No FearSubmitted by TR Financial Management Group, LLC on July 22nd, 2014
It’s a tag line that I have seen countless times across the top of windshields. Maybe you have seen them, too. It is actually the brand name of a now bankrupt clothing company, presumably aimed at a cohort younger than my own. I suppose it captures an aspect of youthful thinking. It is the notion that as a young adult, most have no fear even for those things which they should. For the past number of months, the same could be said for the stock market and investors. The market’s volatility index (VIX for short) is commonly called the “fear index.” And, it has been at surprisingly low levels suggesting that there is no fear in the markets. With the repeated record-breaking highs of the major stock indices, this is to be expected. I recently read that it has been over 1,000 calendar days since the last official stock market correction. It is little wonder that investors have lost their fear. The markets always go up, right? But alas, how many times in just the past decade have we been reminded that what goes up will likely come back down. Or as the counter-trend windshield banners declared: “Fear This.”
Since late 2011, stocks have steadily marched upward. And really, the climb began in 2009 when the housing bubble burst finally subsided. By most accounts, we have the Fed’s low interest rate and Quantitative Easing policies to thank for this. The thinking is that all of this printed money must go somewhere, including stocks. This “extra money” has the effect of placing constant buying pressure on stocks. Whenever some price weakness begins to develop, in rushes the buyers. As a result, the “normal” volatility in prices is dampened. In its place is a peaceful drift upward breaking record highs nearly every week now. Without the periodic, gut-wrenching declines that normally accompany a bull market, fear subsides and complacency grows. This is the risk for which to be mindful.
The VIX can be a difficult concept to grasp. As we mentioned earlier, it is oft times called the fear index. This comes from the observation that as stock prices decline (due to selling caused by fear of further losses), the VIX increases rapidly in value. A more constructive means of understanding the VIX is that it is a measure of the uncertainty in the future price of stocks. When the VIX is at very low levels as it is currently, this implies that market participants have confidence in their estimation of future stock prices. It is also worthy of note that the VIX is at near record lows. In the two previous periods of similar lows (1994-96 and 2005-07) the VIX remained at these low levels for nearly two years! This particular instance is now about 1-1/2 years old.
In sports, it has been said that “it ain’t over till it’s over.” And the same is true for this current bull market that we are enjoying. All signs continue to point toward smooth sailing with no fear. (Note: As I finish this on July 10th, we are experiencing a bumpy day!) Absent any clear warning signs, we will stay the course. Having been in this business since 1999, I am also acutely aware of what can go awry and how quickly it can develop. In essence, I have seen the “this” in “fear this” on more than one occasion. It could be a surprise interest rate change. Or, it might be an unexpected regional conflict. Perhaps it may be a blow-up in the student or auto loan markets. It is this uncertainty in future events that creates the constant strain between “No Fear” and “Fear This” that keeps me ever watchful and never complacent.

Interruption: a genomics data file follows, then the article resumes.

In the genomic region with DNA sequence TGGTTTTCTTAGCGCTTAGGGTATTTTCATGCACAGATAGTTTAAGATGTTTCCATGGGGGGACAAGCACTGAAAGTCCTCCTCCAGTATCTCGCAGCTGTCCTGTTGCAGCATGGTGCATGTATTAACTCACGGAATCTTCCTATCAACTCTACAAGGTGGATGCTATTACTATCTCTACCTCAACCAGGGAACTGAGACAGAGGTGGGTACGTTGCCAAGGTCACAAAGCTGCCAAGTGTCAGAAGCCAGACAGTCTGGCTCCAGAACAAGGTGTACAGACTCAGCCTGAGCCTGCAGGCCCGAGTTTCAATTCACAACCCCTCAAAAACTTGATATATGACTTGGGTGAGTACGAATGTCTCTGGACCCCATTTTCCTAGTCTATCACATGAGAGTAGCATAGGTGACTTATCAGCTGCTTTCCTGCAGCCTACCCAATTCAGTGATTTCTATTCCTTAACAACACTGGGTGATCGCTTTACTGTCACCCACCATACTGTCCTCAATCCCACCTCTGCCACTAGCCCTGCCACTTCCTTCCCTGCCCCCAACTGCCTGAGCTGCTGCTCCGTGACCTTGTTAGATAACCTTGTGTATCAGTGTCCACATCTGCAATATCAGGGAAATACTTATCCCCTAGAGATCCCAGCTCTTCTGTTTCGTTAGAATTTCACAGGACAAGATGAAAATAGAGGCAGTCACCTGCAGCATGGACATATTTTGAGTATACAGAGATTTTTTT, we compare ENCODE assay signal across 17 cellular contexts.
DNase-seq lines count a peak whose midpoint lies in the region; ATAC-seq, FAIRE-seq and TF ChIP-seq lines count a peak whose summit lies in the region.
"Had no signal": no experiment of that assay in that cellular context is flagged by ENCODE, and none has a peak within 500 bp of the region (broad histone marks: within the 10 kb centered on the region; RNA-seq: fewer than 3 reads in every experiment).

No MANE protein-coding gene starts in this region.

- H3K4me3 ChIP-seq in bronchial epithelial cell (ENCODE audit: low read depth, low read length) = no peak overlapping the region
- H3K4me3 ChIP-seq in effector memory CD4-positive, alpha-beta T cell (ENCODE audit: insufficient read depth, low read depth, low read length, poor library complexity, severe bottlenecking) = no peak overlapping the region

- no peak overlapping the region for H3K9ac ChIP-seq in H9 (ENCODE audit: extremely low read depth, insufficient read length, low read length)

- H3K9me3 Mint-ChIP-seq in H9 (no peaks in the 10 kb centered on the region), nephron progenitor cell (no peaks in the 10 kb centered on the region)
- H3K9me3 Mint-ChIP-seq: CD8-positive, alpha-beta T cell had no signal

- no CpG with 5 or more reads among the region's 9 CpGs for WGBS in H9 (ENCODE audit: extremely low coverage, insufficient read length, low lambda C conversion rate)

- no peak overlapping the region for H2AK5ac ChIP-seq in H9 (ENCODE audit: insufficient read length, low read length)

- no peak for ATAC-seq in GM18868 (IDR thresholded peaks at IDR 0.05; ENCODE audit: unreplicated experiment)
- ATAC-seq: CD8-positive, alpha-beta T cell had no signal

A Sad Passing
Lisa and I lost our dear little companion, Kelsey, at the end of April. For 12 years, he was ever present in our lives. To some, a dog is just a dog. To us, he was far more. The three of us had forged a special bond, each of us feeling a connection to the others. We were Kelsey’s pack and he a beloved family member in return. He is sorely missed.
We laid Kelsey’s remains to rest by a secluded pond in a park on the north shore of Lake Superior. For all of Kelsey’s travels (and they were many!), this was the most beautiful place he had ever been as we would spend hours hiking the trails. After saying our last goodbyes and starting to hike back out, Lisa and I could feel the almost unbearable weight of Kelsey’s absence. For so many years, it was we three. Now, there is but two.
Lisa and I are deeply grateful to have had Kelsey in our lives, just as we are for the kindness so many have shown us since his passing. Loss is an inevitable part of life. Some will be more painful than others. With Kelsey, Lisa and I spent many good days. Even with nothing to do, we loved being together enjoying the shelter of each other’s company. It will be these memories that will sustain us until the pack is once again reunited and runs together in eternity.